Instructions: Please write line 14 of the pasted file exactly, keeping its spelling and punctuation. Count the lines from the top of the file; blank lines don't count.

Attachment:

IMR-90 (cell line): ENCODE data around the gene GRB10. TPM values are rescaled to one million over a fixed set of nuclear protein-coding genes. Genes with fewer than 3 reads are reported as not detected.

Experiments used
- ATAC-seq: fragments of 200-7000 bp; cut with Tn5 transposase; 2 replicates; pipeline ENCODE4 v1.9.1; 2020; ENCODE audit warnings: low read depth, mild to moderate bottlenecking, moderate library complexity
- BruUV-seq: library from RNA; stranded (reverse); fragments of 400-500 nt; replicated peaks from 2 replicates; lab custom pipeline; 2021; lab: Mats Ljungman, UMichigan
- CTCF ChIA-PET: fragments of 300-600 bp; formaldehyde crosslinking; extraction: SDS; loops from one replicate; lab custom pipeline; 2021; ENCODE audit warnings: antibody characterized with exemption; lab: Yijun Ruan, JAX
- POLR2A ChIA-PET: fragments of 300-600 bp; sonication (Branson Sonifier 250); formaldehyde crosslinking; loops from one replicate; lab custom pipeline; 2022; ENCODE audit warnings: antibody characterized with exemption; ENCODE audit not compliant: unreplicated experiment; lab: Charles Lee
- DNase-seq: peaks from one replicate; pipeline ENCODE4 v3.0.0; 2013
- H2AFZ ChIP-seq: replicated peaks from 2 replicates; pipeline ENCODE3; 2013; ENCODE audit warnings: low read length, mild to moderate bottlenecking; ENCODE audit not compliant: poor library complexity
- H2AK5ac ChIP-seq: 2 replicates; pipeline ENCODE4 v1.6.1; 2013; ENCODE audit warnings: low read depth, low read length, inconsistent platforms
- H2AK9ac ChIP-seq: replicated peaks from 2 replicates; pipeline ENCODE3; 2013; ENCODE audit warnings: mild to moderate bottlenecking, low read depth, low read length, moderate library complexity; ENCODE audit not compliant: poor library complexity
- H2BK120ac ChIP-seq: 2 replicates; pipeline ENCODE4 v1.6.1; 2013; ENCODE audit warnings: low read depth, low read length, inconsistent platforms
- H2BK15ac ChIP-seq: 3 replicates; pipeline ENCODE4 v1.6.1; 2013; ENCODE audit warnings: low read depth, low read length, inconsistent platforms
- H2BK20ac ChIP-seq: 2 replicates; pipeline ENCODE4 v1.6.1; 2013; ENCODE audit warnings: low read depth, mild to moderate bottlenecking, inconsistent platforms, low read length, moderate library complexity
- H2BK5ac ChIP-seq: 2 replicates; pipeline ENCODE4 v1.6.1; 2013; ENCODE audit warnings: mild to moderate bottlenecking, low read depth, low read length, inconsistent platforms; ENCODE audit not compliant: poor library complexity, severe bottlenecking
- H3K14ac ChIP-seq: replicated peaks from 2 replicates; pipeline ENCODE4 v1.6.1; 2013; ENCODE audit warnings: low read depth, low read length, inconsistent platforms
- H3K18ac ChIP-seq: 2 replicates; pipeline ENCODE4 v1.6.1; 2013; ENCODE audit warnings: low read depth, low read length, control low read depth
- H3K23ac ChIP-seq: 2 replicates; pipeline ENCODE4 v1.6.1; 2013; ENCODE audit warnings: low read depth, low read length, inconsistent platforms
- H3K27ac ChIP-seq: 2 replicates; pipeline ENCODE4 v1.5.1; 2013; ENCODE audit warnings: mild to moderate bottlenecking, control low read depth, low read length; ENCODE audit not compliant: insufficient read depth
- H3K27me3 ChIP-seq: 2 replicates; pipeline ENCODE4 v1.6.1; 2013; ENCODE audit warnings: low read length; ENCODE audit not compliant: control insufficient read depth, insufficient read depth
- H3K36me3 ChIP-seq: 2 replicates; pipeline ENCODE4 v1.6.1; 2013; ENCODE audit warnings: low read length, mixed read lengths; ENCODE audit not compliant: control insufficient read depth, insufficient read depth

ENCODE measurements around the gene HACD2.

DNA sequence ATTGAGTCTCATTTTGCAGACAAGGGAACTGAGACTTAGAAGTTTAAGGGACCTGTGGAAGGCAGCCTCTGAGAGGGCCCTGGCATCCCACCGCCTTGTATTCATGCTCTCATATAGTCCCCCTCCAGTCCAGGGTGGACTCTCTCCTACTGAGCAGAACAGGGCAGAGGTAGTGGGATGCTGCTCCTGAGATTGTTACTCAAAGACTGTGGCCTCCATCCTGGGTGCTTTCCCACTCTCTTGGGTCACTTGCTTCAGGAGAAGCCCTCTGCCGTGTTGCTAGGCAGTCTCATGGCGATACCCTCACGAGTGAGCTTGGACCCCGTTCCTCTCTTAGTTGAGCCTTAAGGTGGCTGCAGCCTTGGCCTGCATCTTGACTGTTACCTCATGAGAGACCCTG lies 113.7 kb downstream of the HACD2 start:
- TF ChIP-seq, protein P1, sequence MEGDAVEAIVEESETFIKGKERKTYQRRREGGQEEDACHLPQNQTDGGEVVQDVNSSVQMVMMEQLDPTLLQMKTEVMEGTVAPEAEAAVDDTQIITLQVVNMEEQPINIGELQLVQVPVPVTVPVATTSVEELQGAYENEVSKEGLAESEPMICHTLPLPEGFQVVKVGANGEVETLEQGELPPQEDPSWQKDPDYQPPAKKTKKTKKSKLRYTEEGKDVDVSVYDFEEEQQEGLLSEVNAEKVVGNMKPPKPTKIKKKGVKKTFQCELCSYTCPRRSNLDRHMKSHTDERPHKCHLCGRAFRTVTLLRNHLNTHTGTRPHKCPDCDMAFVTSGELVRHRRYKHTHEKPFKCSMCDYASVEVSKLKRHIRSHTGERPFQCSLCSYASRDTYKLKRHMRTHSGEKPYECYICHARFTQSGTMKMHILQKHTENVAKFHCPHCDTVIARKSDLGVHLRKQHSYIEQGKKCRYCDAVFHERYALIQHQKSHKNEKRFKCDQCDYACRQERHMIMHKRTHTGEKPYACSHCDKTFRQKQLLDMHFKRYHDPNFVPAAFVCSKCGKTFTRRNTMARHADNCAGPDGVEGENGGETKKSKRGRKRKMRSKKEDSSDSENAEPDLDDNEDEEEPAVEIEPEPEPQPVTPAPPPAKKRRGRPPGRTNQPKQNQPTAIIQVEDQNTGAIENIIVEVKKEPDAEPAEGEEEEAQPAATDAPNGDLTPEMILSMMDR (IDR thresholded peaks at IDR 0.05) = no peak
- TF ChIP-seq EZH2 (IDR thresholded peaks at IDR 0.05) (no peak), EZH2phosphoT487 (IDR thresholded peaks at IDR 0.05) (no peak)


- H2BK5ac ChIP-seq: 2 replicates; pipeline ENCODE4 v1.6.1; 2013; ENCODE audit warnings: mild to moderate bottlenecking, low read depth, low read length, inconsistent platforms; ENCODE audit not compliant: poor library complexity, severe bottlenecking